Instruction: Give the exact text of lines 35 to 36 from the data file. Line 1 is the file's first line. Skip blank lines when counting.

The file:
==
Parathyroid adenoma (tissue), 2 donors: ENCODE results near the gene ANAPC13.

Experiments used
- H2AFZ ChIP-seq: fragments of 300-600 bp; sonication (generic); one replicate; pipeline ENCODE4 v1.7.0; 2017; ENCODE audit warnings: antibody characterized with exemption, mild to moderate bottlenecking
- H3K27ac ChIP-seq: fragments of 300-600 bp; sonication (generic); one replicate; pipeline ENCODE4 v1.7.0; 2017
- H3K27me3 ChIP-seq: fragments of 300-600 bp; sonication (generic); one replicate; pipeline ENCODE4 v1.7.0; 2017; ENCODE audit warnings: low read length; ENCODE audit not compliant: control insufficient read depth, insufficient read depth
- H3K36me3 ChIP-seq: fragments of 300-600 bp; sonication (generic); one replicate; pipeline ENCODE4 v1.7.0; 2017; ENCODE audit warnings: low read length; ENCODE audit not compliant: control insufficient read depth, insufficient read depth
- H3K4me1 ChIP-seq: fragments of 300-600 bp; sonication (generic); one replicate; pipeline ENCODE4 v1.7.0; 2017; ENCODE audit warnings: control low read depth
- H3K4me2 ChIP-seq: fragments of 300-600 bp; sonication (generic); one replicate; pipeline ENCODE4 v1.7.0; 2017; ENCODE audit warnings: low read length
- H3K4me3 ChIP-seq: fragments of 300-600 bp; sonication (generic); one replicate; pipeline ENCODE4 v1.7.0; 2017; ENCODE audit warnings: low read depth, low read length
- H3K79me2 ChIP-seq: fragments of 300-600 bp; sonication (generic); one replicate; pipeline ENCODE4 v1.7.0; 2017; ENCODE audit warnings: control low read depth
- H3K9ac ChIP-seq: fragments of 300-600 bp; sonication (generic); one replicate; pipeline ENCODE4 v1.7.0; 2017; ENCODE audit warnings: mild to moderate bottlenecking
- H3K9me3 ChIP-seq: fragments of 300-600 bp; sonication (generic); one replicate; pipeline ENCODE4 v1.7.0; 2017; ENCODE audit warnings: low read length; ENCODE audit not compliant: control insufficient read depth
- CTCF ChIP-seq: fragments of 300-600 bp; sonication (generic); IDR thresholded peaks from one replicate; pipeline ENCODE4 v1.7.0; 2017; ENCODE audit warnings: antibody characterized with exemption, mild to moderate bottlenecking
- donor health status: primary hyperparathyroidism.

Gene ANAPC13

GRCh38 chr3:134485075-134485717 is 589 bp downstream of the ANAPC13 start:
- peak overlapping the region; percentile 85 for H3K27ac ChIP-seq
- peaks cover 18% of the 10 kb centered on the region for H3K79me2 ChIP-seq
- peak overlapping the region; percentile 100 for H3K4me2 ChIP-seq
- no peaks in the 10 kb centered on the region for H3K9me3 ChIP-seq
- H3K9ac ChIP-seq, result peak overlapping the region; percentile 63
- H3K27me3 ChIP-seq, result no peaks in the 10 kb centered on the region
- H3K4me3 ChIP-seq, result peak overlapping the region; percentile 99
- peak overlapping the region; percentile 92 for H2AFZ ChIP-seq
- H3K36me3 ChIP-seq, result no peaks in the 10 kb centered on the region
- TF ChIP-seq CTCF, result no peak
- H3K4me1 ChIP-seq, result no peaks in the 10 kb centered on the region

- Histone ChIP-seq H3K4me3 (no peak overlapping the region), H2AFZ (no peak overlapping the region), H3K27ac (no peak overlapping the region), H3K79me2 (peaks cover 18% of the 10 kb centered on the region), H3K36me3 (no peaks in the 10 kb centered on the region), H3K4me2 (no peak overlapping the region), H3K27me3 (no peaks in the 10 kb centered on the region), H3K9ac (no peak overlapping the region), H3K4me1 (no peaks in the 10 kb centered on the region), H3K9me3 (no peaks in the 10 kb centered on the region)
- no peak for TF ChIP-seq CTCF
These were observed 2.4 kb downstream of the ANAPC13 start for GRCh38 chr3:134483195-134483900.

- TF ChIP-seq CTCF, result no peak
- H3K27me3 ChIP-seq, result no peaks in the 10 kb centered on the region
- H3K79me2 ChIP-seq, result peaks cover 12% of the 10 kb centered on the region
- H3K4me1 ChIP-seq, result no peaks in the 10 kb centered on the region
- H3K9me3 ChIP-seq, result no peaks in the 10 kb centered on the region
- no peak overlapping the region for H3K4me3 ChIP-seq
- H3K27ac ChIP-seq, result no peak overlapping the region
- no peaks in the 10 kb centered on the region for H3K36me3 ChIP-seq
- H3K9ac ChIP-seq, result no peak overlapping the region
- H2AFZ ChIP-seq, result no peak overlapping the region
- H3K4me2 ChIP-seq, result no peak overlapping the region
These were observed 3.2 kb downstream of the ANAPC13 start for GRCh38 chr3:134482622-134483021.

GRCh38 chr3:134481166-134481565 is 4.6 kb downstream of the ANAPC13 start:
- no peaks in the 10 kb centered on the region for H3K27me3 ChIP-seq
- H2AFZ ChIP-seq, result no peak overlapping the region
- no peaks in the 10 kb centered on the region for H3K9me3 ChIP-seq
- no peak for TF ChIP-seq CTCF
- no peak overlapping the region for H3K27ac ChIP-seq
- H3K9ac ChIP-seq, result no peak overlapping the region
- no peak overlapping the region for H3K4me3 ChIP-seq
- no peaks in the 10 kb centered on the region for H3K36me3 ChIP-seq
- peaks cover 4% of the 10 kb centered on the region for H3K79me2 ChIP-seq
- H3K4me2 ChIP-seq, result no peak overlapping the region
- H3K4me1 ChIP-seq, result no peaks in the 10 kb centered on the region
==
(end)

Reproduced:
- H3K9me3 ChIP-seq, result no peaks in the 10 kb centered on the region
- no peak overlapping the region for H3K4me3 ChIP-seq